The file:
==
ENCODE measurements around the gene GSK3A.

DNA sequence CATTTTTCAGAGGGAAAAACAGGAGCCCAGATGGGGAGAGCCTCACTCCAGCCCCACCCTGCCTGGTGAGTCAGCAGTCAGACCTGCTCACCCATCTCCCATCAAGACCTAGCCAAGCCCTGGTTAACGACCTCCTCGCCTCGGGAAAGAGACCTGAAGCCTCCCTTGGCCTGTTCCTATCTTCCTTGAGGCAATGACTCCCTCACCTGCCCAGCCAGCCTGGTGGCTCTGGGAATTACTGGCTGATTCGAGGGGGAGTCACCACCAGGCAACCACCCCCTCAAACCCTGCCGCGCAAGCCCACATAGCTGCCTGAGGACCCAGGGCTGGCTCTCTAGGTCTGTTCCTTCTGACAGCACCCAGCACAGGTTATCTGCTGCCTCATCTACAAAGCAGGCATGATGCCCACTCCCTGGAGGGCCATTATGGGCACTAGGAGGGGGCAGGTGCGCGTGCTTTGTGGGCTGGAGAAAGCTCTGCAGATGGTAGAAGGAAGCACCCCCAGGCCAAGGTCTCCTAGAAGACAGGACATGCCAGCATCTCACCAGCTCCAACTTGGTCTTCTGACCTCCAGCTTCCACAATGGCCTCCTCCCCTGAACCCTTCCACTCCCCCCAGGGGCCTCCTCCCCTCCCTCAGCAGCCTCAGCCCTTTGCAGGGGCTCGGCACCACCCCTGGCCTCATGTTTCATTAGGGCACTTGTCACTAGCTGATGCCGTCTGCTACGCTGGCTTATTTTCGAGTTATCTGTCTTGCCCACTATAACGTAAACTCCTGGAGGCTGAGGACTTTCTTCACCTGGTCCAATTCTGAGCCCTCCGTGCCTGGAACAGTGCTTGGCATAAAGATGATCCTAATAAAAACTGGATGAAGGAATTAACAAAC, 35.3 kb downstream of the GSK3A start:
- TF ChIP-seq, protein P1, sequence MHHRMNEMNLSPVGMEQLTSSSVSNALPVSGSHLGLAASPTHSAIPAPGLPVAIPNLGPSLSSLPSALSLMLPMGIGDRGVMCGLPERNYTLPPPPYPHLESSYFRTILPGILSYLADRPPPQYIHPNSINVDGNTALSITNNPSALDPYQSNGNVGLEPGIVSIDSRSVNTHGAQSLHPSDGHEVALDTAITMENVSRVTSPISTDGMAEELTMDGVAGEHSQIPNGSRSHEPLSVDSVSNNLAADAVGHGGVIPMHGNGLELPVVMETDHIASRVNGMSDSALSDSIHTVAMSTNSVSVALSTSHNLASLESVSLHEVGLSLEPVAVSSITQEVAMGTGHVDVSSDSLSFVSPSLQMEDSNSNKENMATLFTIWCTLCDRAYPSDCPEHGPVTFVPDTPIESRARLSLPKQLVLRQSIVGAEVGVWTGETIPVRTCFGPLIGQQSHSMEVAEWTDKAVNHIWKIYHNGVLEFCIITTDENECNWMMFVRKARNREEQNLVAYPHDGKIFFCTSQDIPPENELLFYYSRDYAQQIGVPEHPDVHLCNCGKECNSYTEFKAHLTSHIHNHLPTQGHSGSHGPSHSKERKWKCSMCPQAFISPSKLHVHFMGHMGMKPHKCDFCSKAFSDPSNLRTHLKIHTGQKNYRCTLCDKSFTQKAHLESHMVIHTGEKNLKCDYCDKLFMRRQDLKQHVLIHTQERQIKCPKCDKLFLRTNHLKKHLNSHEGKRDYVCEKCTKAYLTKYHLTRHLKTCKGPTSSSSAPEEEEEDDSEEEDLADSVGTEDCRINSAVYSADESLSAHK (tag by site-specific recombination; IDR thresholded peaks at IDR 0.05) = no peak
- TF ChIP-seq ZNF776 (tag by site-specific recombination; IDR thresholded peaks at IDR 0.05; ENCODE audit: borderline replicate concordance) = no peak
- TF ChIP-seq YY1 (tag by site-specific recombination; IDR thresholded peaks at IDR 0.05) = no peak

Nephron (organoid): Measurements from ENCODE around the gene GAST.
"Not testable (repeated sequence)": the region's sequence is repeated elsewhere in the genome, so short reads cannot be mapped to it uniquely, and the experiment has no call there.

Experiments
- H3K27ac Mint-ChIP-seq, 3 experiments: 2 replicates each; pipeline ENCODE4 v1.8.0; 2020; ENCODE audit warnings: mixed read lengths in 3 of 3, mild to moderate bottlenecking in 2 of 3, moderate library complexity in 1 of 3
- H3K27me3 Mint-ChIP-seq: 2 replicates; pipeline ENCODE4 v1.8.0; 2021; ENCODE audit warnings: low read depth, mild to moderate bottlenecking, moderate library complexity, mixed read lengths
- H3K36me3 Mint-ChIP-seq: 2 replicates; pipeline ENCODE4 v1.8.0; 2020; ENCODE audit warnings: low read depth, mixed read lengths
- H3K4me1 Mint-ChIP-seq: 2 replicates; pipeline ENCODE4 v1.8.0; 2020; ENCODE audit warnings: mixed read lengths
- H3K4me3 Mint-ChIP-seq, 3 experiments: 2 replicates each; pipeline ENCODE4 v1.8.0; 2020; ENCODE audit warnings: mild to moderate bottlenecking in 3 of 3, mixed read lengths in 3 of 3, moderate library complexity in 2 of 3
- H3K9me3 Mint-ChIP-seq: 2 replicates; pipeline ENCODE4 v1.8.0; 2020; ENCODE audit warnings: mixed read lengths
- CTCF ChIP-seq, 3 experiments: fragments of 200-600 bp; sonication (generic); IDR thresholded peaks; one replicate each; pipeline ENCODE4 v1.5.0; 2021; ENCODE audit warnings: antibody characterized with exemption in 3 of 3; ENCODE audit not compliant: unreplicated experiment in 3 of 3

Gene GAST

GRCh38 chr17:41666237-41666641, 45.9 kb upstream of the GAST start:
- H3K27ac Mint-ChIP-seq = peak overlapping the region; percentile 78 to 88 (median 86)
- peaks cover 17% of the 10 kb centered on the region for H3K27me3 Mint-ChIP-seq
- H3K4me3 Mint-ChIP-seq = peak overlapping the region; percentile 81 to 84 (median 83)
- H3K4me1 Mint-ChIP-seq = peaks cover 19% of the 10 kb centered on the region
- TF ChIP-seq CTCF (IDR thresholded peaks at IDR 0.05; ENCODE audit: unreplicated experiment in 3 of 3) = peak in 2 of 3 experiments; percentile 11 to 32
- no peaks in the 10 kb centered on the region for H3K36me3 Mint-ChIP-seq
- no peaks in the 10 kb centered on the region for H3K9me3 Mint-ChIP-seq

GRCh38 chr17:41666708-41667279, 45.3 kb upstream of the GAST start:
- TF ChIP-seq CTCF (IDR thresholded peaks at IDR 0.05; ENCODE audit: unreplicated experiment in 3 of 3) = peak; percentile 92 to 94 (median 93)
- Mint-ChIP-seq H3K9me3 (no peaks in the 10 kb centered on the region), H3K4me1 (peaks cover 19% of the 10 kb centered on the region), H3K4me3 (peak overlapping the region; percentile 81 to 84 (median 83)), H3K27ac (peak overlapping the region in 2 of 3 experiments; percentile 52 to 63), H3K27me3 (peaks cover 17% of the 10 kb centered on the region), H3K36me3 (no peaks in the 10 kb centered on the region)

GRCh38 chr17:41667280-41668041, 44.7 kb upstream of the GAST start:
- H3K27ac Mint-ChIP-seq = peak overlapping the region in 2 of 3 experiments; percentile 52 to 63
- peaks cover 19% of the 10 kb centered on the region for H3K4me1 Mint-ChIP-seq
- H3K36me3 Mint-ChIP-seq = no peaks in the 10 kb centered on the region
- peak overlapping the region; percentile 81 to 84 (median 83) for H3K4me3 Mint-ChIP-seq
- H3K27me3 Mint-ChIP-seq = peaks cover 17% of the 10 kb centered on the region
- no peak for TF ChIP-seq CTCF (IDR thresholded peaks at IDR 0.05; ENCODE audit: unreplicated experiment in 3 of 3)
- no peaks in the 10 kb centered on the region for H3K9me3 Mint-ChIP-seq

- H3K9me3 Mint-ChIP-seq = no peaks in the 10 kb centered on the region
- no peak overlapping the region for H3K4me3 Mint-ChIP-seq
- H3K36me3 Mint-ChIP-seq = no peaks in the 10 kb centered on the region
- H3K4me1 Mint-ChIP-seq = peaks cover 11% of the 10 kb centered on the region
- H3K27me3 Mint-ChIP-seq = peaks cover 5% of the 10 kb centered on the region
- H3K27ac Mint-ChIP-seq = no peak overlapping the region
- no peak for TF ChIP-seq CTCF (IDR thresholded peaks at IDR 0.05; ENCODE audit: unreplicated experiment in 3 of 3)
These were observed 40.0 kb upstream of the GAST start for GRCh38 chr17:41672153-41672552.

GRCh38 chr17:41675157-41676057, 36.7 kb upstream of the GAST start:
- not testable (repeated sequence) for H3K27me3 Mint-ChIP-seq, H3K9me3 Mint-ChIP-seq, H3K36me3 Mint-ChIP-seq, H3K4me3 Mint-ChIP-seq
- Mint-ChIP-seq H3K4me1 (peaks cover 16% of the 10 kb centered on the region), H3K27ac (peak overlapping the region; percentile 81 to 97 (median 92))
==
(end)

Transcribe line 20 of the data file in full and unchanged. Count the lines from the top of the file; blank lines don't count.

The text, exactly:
- H3K4me3 Mint-ChIP-seq = peak overlapping the region; percentile 81 to 84 (median 83)